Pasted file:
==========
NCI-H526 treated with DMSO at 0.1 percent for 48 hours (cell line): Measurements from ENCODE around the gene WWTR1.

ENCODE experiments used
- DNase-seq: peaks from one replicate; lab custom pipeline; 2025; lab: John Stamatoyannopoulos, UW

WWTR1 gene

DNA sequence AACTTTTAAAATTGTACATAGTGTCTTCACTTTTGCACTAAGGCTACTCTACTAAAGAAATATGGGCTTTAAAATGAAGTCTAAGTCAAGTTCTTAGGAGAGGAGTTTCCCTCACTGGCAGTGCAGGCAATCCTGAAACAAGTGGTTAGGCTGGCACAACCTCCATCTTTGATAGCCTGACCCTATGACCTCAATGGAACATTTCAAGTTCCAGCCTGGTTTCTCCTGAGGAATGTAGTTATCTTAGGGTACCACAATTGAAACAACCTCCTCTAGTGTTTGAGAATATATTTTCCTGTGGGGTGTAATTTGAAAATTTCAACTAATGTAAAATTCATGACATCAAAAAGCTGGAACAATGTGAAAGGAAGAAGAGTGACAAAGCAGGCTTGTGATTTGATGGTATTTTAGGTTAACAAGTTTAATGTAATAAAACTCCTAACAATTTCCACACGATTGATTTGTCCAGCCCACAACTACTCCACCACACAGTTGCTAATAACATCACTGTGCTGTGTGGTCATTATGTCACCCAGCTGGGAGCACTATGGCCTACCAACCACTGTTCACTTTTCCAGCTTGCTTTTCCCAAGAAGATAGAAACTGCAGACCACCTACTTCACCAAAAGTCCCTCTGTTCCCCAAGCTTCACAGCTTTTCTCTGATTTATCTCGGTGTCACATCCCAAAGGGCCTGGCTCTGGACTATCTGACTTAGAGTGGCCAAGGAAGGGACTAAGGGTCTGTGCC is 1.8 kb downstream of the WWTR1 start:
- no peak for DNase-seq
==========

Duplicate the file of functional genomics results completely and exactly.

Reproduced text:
NCI-H526 treated with DMSO at 0.1 percent for 48 hours (cell line): Measurements from ENCODE around the gene WWTR1.

ENCODE experiments used
- DNase-seq: peaks from one replicate; lab custom pipeline; 2025; lab: John Stamatoyannopoulos, UW

WWTR1 gene

DNA sequence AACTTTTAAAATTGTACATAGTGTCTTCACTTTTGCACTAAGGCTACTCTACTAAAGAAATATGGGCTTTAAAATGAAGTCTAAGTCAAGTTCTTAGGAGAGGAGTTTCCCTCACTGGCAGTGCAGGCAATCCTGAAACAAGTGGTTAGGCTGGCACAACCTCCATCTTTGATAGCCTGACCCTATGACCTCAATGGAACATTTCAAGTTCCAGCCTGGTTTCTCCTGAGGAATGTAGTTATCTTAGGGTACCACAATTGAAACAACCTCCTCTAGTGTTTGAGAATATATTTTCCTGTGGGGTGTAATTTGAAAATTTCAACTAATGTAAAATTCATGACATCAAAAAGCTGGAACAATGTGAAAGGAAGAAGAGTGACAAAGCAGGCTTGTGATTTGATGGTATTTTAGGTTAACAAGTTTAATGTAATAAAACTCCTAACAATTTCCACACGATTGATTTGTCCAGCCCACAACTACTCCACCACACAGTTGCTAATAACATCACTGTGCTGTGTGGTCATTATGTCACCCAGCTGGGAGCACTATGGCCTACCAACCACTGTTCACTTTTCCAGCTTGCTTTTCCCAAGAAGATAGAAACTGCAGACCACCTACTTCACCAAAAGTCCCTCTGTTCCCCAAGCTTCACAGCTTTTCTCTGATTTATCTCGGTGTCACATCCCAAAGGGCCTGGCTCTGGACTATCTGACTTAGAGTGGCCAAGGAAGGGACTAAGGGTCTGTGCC is 1.8 kb downstream of the WWTR1 start:
- no peak for DNase-seq